NoSQL For Dummies
eBook - ePub

NoSQL For Dummies

Adam Fowler

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eBook - ePub

NoSQL For Dummies

Adam Fowler

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About This Book

Get up to speed on the nuances of NoSQL databases and what they mean for your organization

This easy to read guide to NoSQL databases provides the type of no-nonsense overview and analysis that you need to learn, including what NoSQL is and which database is right for you. Featuring specific evaluation criteria for NoSQL databases, along with a look into the pros and cons of the most popular options, NoSQL For Dummies provides the fastest and easiest way to dive into the details of this incredible technology. You'll gain an understanding of how to use NoSQL databases for mission-critical enterprise architectures and projects, and real-world examples reinforce the primary points to create an action-oriented resource for IT pros.

If you're planning a big data project or platform, you probably already know you need to select a NoSQL database to complete your architecture. But with options flooding the market and updates and add-ons coming at a rapid pace, determining what you require now, and in the future, can be a tall task. This is where NoSQL For Dummies comes in!

  • Learn the basic tenets of NoSQL databases and why they have come to the forefront as data has outpaced the capabilities of relational databases
  • Discover major players among NoSQL databases, including Cassandra, MongoDB, MarkLogic, Neo4J, and others
  • Get an in-depth look at the benefits and disadvantages of the wide variety of NoSQL database options
  • Explore the needs of your organization as they relate to the capabilities of specific NoSQL databases

Big data and Hadoop get all the attention, but when it comes down to it, NoSQL databases are the engines that power many big data analytics initiatives. With NoSQL For Dummies, you'll go beyond relational databases to ramp up your enterprise's data architecture in no time.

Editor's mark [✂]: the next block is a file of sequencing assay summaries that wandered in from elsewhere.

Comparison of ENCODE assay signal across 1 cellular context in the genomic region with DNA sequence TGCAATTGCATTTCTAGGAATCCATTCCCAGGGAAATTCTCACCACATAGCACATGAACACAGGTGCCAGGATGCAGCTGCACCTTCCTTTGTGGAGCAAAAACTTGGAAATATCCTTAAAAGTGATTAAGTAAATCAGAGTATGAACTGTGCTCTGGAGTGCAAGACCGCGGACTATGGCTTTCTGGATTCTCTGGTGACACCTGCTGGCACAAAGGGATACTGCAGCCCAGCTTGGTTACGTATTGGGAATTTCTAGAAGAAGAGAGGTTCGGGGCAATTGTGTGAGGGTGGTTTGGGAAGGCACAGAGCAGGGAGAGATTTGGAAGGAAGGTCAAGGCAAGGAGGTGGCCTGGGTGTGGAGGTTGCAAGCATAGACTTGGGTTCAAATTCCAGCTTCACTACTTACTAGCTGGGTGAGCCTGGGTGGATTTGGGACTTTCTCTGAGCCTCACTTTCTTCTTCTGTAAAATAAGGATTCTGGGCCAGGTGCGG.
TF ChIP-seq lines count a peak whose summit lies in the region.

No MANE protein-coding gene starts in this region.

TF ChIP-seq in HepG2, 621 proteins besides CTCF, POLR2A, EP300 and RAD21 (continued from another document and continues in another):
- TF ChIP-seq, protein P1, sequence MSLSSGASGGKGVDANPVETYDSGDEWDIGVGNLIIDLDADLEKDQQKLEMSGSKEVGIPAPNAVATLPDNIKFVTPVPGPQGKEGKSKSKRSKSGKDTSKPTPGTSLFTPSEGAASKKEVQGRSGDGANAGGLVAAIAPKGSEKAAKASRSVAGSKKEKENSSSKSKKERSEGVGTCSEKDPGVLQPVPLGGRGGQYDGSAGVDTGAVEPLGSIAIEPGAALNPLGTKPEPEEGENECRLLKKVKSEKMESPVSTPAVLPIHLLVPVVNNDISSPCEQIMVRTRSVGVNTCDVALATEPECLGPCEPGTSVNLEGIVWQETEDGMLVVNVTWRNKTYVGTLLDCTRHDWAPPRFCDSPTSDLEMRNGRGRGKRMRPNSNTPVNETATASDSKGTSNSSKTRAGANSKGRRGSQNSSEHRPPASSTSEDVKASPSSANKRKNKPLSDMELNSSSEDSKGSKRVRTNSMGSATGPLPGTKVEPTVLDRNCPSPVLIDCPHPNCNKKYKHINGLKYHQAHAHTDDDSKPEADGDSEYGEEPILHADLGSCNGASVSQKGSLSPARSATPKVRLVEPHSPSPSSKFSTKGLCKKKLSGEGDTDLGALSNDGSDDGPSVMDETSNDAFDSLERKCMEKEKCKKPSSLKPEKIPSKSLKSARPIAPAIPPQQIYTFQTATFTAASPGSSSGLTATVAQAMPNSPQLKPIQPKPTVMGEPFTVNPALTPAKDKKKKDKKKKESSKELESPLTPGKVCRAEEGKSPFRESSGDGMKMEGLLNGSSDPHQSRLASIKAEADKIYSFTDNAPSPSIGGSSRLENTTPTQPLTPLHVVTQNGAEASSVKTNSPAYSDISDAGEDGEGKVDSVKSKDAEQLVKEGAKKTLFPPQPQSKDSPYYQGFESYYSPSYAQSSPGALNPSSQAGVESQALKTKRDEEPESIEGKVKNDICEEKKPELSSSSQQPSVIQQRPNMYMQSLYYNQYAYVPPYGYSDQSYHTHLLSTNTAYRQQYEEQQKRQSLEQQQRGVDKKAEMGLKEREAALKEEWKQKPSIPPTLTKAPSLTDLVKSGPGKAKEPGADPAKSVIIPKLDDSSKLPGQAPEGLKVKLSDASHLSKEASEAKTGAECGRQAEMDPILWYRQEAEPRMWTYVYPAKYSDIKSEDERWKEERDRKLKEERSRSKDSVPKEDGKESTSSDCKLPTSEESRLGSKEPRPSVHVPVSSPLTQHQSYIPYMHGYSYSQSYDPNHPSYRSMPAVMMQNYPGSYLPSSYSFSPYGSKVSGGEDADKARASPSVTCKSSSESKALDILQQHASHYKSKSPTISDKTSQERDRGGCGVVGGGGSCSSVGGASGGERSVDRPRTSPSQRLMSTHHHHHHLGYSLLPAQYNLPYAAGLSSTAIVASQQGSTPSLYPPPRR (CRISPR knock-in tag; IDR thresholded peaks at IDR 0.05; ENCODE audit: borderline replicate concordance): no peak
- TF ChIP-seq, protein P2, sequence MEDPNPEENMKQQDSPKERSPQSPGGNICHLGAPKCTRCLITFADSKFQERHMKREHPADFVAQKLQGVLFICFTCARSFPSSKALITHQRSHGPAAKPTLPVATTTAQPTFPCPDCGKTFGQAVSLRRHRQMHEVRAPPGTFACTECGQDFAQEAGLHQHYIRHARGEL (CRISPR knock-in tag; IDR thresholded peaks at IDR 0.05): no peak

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For Dummies
Part I

Getting Started with NoSQL

Visit for great Dummies content online.
In this part . . .
  • Discover exactly what NoSQL is.
  • Identifying terminology.
  • Categorizing technology.
  • Visit for great Dummies content online.
Chapter 1

Introducing NoSQL: The Big Picture

In This Chapter
Examining the past
Recognizing changes
Applying capabilities
The data landscape has changed. During the past 15 years, the explosion of the World Wide Web, social media, web forms you have to fill in, and greater connectivity to the Internet means that more than ever before a vast array of data is in use.
New and often crucial information is generated hourly, from simple tweets about what people have for dinner to critical medical notes by healthcare providers. As a result, systems designers no longer have the luxury of closeting themselves in a room for a couple of years designing systems to handle new data. Instead, they must quickly create systems that store data and make information readily available for search, consolidation, and analysis. All of this means that a particular kind of systems technology is needed.
The good news is that a huge array of these kinds of systems already exists in the form of NoSQL databases. The not-so-good news is that many people don’t understand what NoSQL databases do or why and how to use them. Not to worry, though. That’s why I wrote this book. In this chapter, I introduce you to NoSQL and help you understand why you need to consider this technology further now.